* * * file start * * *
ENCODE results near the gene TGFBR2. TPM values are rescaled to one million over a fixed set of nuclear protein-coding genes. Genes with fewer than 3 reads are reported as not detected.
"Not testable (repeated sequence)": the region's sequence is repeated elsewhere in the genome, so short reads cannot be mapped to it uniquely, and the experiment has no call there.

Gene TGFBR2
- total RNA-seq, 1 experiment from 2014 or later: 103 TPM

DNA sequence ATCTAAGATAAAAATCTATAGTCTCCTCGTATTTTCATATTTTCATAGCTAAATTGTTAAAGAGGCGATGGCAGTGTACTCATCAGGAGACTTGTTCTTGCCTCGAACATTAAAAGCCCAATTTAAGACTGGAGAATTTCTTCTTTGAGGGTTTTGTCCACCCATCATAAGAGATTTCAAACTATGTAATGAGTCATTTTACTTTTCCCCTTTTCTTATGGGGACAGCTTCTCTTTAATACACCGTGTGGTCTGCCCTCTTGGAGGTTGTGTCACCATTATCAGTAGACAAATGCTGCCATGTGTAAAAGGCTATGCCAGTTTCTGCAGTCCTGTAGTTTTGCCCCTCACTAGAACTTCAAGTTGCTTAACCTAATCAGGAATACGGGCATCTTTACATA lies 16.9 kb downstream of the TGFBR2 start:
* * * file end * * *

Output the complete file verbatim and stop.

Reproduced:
ENCODE results near the gene TGFBR2. TPM values are rescaled to one million over a fixed set of nuclear protein-coding genes. Genes with fewer than 3 reads are reported as not detected.
"Not testable (repeated sequence)": the region's sequence is repeated elsewhere in the genome, so short reads cannot be mapped to it uniquely, and the experiment has no call there.

Gene TGFBR2
- total RNA-seq, 1 experiment from 2014 or later: 103 TPM

DNA sequence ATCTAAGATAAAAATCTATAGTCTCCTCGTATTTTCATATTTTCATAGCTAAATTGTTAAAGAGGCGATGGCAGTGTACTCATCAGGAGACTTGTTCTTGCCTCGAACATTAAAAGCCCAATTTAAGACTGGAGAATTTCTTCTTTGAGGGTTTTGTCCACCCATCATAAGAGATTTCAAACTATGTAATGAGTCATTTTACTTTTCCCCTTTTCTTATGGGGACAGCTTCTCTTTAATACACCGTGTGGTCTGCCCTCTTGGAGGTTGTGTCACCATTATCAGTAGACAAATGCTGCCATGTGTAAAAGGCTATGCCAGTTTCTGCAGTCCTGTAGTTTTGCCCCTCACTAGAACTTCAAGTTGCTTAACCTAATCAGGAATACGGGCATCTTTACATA lies 16.9 kb downstream of the TGFBR2 start: